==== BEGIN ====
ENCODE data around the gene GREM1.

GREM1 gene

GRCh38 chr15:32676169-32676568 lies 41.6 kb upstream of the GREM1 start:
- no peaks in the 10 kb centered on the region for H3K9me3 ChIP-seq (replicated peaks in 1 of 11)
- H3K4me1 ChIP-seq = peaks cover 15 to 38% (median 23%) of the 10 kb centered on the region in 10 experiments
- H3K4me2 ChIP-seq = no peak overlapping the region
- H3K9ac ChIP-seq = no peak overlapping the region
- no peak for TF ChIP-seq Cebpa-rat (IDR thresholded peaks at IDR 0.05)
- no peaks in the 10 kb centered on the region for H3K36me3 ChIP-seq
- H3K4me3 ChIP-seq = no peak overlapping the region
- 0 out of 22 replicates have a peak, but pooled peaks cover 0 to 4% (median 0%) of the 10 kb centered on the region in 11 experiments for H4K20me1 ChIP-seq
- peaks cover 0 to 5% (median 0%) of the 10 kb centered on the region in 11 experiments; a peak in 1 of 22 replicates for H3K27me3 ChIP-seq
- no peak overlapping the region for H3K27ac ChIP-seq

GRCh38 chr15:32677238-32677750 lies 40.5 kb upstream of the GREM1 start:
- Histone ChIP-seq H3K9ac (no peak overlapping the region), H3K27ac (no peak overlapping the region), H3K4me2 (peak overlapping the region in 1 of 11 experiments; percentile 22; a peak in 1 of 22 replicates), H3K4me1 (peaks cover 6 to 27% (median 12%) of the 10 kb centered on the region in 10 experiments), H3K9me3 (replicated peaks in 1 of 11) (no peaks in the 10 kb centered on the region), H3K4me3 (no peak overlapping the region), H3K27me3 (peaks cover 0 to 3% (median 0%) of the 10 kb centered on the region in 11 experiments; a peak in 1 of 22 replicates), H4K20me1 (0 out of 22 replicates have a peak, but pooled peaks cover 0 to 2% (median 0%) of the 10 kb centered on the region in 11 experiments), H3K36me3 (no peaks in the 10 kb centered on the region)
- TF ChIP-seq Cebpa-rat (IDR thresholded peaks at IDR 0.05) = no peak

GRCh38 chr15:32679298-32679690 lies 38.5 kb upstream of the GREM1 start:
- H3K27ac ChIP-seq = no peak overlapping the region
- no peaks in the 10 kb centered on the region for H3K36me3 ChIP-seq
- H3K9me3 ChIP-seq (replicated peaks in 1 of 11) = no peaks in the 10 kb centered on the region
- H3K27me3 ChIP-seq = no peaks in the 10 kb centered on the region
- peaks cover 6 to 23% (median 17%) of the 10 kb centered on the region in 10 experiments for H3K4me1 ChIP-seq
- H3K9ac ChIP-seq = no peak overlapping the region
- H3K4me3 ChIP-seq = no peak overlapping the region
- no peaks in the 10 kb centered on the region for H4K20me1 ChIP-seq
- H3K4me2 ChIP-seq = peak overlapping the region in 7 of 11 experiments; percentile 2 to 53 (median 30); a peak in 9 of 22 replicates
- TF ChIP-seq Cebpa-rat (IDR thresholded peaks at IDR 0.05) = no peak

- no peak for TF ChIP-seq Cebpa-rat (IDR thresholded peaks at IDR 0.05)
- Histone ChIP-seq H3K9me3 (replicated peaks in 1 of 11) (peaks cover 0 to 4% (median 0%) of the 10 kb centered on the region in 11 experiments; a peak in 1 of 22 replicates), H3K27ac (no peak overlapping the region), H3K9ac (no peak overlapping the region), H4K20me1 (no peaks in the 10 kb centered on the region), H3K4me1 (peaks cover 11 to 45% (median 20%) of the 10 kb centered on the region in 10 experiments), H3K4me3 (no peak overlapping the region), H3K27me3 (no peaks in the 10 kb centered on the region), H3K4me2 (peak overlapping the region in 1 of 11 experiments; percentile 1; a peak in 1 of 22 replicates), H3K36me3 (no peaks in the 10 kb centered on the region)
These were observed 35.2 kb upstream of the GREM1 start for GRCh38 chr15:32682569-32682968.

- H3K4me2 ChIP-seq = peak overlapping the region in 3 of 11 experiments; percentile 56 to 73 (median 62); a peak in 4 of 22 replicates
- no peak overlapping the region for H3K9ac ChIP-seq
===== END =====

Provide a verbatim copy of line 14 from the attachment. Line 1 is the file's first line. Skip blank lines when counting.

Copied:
GRCh38 chr15:32677238-32677750 lies 40.5 kb upstream of the GREM1 start: